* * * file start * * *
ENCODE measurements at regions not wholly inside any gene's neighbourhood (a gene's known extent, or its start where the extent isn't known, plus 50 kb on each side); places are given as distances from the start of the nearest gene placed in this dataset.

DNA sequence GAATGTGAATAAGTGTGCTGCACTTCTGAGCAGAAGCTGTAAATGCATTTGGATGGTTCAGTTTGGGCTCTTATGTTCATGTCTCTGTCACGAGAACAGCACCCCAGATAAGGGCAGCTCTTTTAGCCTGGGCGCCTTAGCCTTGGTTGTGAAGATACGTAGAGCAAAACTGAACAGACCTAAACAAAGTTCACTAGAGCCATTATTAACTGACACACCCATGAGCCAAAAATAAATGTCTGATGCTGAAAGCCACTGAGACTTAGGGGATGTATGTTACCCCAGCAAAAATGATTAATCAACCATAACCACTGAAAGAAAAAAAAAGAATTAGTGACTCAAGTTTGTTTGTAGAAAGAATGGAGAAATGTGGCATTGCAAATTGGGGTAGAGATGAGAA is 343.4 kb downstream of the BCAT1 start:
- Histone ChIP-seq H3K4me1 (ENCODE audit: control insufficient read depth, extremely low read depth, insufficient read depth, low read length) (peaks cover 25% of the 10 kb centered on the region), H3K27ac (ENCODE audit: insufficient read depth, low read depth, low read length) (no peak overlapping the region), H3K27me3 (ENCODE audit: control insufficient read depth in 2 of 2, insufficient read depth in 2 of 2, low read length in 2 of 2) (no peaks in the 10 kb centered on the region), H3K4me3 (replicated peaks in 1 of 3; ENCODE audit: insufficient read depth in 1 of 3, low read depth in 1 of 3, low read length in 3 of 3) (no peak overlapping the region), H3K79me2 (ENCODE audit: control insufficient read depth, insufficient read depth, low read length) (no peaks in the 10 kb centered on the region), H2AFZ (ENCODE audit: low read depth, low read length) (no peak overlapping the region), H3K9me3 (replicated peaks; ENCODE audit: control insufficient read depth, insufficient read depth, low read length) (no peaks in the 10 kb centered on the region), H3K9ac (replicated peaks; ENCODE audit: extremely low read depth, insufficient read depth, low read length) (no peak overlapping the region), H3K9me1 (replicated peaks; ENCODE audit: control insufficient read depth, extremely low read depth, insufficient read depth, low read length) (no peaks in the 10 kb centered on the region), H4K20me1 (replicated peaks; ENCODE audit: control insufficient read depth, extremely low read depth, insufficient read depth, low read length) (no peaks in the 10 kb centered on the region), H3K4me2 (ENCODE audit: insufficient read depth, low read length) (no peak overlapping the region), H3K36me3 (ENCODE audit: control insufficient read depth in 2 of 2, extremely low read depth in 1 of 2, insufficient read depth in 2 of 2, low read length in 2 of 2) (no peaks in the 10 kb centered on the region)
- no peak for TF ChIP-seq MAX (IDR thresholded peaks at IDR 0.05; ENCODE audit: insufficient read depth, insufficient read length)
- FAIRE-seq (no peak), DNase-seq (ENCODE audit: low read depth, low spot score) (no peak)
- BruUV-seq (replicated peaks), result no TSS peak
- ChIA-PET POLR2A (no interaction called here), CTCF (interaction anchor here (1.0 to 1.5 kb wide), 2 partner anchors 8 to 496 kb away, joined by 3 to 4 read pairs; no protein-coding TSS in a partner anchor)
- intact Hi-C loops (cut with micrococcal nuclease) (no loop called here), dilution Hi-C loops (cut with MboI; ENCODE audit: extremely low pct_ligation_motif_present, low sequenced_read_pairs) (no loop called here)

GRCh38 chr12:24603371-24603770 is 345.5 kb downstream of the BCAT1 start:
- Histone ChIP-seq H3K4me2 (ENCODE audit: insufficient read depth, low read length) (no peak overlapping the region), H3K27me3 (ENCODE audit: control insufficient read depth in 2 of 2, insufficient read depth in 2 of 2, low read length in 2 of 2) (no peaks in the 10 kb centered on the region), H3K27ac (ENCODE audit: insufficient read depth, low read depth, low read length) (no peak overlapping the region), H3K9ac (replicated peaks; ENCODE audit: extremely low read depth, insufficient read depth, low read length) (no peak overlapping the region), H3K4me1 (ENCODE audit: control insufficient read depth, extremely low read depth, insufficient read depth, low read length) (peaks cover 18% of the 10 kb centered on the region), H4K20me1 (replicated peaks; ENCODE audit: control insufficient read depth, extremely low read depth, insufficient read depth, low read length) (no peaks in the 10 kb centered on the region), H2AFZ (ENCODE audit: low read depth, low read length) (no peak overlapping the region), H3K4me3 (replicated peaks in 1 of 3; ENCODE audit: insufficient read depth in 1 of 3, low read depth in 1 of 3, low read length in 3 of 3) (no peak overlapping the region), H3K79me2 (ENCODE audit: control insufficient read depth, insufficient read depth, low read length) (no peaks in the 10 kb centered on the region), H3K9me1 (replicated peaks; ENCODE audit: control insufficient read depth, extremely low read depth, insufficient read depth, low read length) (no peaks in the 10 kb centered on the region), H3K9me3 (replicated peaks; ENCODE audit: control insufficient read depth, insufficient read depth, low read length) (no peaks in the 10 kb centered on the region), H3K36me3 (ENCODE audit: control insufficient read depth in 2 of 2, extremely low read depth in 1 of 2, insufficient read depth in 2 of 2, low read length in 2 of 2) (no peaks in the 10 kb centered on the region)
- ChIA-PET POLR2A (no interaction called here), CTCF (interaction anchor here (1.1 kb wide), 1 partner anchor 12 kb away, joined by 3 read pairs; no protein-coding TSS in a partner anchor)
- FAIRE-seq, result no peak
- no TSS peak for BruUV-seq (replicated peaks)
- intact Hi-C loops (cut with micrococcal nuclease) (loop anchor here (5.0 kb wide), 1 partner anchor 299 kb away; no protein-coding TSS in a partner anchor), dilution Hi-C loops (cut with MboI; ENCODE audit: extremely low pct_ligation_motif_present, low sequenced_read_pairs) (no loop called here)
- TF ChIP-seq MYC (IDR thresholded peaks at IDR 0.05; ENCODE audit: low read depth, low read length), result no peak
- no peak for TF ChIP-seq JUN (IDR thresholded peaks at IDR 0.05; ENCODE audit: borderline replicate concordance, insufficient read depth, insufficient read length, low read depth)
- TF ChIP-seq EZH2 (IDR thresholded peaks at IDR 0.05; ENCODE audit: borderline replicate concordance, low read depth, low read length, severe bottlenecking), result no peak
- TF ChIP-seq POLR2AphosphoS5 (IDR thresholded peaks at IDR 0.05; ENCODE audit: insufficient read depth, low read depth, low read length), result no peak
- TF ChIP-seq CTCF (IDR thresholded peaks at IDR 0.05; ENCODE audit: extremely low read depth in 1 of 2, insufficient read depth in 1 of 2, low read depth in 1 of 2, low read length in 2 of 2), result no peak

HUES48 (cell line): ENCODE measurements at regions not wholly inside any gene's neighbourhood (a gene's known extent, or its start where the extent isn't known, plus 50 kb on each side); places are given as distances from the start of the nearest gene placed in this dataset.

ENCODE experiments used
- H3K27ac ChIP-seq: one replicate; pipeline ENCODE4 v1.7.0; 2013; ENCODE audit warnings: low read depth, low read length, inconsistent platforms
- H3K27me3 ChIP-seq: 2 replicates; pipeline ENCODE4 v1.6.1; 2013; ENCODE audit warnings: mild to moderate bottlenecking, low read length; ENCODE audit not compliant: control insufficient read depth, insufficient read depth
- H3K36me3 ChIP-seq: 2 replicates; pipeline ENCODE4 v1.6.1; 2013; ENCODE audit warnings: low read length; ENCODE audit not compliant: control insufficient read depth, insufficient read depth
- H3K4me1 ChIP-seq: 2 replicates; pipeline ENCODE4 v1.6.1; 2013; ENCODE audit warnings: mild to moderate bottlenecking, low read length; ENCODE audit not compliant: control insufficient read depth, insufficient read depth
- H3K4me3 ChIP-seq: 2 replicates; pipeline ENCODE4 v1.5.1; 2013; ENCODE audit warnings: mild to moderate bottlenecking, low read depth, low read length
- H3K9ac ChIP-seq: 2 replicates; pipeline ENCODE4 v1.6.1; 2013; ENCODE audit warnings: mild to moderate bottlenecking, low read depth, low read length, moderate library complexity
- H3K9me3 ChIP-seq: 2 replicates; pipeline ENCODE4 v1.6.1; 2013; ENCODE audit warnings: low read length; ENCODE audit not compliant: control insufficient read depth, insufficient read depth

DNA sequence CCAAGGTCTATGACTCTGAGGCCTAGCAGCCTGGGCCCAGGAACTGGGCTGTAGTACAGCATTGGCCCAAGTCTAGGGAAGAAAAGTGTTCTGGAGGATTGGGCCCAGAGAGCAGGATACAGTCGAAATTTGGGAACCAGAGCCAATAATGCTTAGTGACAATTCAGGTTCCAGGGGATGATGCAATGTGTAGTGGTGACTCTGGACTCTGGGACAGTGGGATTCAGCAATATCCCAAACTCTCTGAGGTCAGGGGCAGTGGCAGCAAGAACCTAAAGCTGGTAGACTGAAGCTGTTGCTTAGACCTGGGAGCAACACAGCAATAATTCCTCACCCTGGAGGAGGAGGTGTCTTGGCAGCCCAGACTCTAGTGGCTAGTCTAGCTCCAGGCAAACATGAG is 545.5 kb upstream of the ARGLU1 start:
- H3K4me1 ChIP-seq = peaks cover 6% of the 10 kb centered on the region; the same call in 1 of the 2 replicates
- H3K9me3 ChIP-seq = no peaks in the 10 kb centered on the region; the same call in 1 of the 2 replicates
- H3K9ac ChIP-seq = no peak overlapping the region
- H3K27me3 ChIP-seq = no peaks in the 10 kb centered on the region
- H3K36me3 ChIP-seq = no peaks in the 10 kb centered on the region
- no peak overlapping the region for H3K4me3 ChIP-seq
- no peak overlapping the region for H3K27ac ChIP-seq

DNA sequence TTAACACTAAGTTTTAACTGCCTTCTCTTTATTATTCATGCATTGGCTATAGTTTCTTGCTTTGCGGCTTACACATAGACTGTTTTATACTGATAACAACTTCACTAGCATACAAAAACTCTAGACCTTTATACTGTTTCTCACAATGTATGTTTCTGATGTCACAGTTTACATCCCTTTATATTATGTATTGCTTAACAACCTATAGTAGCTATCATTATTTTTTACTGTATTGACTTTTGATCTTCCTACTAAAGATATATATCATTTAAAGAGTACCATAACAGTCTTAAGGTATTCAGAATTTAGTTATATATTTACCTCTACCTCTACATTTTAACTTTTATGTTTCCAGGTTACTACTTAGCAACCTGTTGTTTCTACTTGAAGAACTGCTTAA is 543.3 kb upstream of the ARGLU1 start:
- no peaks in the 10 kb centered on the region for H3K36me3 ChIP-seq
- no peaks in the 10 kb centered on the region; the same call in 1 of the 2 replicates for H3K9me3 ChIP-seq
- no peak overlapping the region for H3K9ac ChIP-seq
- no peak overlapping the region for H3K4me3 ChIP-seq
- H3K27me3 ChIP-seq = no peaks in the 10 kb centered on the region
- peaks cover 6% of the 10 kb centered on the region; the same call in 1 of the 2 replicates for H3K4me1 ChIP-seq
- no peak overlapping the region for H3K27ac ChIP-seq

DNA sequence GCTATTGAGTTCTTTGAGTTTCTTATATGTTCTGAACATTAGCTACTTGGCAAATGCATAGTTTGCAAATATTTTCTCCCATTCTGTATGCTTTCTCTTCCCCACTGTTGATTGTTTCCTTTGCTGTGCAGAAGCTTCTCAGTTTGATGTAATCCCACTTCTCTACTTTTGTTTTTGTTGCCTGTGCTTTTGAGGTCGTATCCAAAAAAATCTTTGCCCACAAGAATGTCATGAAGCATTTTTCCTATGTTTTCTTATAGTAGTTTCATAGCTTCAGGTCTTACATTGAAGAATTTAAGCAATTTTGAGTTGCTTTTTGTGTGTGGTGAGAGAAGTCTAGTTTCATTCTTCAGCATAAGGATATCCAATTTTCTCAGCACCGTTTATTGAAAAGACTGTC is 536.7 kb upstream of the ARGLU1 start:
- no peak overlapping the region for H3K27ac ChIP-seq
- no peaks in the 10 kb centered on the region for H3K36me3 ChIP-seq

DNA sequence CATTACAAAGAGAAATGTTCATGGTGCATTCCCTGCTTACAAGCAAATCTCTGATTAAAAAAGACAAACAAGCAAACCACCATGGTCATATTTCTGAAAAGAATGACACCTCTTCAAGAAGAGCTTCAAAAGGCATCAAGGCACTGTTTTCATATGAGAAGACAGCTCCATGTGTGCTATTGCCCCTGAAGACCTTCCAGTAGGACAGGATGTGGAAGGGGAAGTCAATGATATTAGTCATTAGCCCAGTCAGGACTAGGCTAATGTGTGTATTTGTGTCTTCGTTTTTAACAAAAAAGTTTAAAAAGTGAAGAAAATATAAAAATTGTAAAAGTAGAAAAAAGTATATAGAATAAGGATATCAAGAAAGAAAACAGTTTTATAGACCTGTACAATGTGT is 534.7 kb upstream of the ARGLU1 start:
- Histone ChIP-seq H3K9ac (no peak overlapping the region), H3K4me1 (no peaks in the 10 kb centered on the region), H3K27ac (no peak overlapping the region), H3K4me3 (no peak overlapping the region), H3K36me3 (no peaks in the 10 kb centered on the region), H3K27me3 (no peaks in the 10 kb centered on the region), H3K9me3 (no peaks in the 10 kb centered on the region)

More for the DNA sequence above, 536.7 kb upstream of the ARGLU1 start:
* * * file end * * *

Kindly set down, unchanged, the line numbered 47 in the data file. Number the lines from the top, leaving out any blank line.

- no peaks in the 10 kb centered on the region for H3K36me3 ChIP-seq